Chinese farmers could cultivate soybeans in Russia’s Far East to replace US soybean imports

Source:Global Times Published: 2018/8/19 20:23:39

Investment to increase in Russian farms

Chinese investment in Russian agriculture has great potential, experts told the Global Times, after Russia announced it is opening vast swathes of farmland in the Russian Far East to foreign investment.

Russia will open 1 million hectares of land to foreign investors, said a spokesman for the Far East Investment and Export Agency, according to a report last week by Russian news agency Sputnik News. Chinese investors are expected to invest in new agricultural projects in the area, as they are already well established there.

"Chinese farmers have been working in the Russian Far East for some time now, but as the China-US trade war has escalated and retaliatory tariffs are levied on US soybeans, movements to expand in Russia have been growing," Jiao Shanwei, editor-in-chief of, told the Global Times on Sunday.

Russian soybean cultivation is concentrated in the Amur oblast, just north of Northeast China's Heilongjiang Province, and Primorsky Krai, the coastal region to its east.

"If Chinese enterprises cultivate crops in the Far East, it would of course serve as replacement for US agricultural imports, especially taking account of Russia's geographic advantage," Ma Wenfeng, a senior analyst at Beijing Orient Agribusiness Consultancy, told the Global Times.

He noted that if local governments in Russia and China could improve their management ability, such as reducing delivery costs and taxes, the agricultural products in the Far East region could, in the near future, have a competitive advantage over traditional leading agricultural export countries such as the US and snap up a much larger market share in China.

"China has been encouraging domestic agricultural companies to expand abroad, but often there have been some challenges. Russia taking policies to encourage foreign investment will bring great results for cooperation in agricultural development," Li Guoxiang, a research fellow at the Chinese Academy of Social Sciences' Rural Development Institute, told the Global Times on Sunday.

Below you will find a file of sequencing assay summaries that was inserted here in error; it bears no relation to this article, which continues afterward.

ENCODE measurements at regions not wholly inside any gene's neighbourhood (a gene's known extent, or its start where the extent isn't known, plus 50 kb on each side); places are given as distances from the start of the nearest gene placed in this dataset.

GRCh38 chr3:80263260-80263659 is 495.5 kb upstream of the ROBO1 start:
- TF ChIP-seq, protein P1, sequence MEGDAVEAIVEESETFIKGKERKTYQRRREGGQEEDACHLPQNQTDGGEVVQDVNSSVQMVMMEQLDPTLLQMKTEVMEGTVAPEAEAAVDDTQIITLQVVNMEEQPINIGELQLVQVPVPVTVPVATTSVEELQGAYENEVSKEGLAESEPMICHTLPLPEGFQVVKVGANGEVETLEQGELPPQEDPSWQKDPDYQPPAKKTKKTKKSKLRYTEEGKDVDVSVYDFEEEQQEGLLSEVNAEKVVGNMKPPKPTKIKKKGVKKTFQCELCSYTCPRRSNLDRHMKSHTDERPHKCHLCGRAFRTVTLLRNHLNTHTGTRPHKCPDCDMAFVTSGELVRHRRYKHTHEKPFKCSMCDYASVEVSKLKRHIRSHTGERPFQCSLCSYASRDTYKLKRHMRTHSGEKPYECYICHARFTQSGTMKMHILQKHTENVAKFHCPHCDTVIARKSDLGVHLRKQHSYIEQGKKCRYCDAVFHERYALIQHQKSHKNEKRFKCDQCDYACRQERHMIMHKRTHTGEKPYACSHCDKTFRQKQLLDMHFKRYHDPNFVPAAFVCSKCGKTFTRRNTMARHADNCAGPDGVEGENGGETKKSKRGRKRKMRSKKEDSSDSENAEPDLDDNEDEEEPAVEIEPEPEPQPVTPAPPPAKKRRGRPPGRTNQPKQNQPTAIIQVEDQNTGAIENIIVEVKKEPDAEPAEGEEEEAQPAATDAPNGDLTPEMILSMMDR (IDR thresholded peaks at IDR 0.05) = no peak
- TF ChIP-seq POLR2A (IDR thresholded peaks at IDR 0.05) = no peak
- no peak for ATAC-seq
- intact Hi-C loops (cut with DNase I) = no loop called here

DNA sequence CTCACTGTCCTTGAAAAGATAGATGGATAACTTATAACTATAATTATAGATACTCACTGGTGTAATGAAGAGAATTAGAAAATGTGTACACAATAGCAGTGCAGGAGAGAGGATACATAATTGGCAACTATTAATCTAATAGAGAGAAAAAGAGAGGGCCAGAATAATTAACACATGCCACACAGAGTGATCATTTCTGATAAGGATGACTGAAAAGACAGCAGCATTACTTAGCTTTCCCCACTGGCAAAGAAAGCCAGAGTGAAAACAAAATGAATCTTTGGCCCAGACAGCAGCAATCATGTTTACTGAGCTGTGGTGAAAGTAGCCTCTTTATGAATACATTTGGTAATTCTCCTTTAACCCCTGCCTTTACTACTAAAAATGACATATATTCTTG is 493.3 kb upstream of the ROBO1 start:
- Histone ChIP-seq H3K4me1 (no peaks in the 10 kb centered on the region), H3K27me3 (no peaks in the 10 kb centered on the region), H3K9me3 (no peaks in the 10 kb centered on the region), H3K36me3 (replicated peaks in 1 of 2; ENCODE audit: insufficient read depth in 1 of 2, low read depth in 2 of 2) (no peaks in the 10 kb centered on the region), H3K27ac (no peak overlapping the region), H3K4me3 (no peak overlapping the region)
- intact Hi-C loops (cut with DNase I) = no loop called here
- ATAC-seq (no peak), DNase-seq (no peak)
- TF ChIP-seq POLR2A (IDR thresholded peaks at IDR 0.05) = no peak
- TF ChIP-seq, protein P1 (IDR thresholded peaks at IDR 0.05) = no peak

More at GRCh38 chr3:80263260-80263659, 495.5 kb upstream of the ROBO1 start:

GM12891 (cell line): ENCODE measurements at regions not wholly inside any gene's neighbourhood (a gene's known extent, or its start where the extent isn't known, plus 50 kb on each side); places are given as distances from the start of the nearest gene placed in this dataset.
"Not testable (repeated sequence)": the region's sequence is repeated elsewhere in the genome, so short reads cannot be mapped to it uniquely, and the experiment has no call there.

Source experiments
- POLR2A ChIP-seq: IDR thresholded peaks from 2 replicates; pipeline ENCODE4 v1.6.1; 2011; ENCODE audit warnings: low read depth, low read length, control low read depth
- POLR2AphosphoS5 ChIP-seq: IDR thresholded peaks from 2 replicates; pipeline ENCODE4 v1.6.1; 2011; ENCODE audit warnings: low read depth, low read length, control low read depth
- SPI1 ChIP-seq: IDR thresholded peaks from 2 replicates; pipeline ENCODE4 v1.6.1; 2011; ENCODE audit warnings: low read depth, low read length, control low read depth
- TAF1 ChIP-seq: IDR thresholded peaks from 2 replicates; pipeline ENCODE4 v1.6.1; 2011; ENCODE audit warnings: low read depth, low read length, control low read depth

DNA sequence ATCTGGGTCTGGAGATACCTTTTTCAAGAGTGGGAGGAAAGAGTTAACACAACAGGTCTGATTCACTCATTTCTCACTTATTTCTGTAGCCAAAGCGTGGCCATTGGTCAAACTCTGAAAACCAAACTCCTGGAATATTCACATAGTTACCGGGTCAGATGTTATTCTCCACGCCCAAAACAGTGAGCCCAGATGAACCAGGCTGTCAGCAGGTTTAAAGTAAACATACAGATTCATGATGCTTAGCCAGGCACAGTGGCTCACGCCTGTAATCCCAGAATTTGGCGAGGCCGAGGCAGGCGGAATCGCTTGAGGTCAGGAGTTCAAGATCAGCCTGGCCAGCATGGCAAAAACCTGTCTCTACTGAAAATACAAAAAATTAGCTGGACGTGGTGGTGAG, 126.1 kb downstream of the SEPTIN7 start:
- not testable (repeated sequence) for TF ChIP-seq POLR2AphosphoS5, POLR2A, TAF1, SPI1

"Land productivity in the Russian Far East is lower than China's, but there is plentiful land, and access to Heilongjiang is fairly convenient," said Jiao.

Harbin-based Dongjin group obtained in 2017 a 49-year lease for 1 million mu (66,667 hectares) of land in the Russian Far East, where the company grows soybeans for export to China, according to a report by the Harbin Daily.

The company is investing to establish a supply chain between China and the Russian Far East, which could improve with more land available for production.

China bought 850,000 tons of soybeans from Russia in the year from July 2017 to May 2018, more than double its imports in 2016, according to Russian agency Rosselkhoznadzor.

Russian soybean production is expected to increase 8.2 percent this year to 3.87 million tons, according to a report by the US Department of Agriculture.

"Chinese agricultural companies are world-class in technology as well as seed variety. Chinese companies can use their technological advantage in Russia to help develop soybean production," said Li.

Newspaper headline: Investment to increase in Russian farms


blog comments powered by Disqus